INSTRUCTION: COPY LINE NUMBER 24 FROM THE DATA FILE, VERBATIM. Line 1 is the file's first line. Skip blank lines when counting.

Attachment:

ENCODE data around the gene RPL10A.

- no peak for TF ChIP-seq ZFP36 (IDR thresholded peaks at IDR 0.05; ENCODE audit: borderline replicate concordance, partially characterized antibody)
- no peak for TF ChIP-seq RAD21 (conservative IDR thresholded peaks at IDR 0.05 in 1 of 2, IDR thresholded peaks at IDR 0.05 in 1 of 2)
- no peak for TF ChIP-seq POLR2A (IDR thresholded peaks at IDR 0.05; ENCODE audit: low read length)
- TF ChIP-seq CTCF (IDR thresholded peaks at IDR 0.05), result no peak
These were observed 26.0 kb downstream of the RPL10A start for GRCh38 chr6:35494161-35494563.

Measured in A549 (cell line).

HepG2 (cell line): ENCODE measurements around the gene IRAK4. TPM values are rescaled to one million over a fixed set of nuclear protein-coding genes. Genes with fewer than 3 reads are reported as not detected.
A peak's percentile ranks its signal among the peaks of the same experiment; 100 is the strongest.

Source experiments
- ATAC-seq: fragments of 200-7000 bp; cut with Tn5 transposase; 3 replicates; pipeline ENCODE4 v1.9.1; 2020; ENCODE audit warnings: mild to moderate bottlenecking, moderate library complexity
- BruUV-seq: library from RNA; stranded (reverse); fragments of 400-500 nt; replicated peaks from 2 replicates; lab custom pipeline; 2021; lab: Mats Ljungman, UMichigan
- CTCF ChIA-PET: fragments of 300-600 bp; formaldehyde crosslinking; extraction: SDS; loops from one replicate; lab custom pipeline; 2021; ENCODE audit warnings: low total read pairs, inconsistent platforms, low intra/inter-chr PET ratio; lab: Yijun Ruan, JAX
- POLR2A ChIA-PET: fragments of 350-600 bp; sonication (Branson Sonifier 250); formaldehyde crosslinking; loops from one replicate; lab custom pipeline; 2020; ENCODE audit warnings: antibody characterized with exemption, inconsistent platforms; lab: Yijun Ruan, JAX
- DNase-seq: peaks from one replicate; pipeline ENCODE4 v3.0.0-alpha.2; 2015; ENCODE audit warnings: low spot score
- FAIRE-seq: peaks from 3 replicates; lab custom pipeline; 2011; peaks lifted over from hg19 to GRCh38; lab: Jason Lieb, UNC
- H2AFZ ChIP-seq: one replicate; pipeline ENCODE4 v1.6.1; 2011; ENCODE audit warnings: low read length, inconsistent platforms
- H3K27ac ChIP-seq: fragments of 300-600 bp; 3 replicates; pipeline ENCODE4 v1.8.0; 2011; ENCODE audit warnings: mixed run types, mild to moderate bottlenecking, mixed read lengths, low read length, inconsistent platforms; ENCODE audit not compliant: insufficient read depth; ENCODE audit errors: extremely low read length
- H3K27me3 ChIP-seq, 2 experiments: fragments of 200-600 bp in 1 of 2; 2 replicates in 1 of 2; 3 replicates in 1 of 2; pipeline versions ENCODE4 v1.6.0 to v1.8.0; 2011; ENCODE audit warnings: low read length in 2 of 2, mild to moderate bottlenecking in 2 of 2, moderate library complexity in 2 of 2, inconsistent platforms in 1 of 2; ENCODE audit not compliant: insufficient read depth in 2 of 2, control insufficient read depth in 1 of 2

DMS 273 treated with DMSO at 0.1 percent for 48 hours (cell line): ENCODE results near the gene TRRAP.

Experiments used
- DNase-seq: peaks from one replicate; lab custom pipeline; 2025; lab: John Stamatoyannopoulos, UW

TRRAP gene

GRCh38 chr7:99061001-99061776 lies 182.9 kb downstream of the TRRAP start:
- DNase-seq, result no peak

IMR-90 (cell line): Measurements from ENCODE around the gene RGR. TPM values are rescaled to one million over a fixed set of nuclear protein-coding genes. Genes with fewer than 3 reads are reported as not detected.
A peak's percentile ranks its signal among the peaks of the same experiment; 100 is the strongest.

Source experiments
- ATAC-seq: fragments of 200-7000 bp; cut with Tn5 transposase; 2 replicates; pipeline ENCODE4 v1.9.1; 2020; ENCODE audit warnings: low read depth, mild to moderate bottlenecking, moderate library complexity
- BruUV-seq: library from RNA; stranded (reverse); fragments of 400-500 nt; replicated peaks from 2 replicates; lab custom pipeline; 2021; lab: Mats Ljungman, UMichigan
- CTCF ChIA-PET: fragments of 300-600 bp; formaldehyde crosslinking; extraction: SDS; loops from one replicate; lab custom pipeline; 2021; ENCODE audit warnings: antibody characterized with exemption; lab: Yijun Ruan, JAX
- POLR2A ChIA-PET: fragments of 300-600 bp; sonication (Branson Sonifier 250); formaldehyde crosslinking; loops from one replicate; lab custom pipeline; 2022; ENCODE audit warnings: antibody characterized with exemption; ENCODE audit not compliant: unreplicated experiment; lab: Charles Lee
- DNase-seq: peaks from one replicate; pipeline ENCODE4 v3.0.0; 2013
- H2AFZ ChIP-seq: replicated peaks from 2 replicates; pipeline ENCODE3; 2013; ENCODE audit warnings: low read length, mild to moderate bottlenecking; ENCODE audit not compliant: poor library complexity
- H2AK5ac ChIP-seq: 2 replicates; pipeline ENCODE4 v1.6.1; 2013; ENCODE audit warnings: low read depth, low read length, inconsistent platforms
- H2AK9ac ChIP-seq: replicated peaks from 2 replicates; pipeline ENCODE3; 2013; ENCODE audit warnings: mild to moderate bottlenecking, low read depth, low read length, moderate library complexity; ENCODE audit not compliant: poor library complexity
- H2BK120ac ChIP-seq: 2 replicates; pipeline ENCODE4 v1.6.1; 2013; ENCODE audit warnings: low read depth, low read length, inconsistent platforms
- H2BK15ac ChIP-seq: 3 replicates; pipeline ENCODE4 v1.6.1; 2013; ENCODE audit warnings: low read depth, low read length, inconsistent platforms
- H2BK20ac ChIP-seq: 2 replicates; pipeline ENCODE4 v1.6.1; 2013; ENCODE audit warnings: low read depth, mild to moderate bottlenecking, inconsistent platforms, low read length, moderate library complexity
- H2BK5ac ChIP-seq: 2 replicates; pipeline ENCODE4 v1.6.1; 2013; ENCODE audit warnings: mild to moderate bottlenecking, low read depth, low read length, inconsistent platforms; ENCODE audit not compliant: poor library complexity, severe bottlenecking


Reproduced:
GRCh38 chr7:99061001-99061776 lies 182.9 kb downstream of the TRRAP start: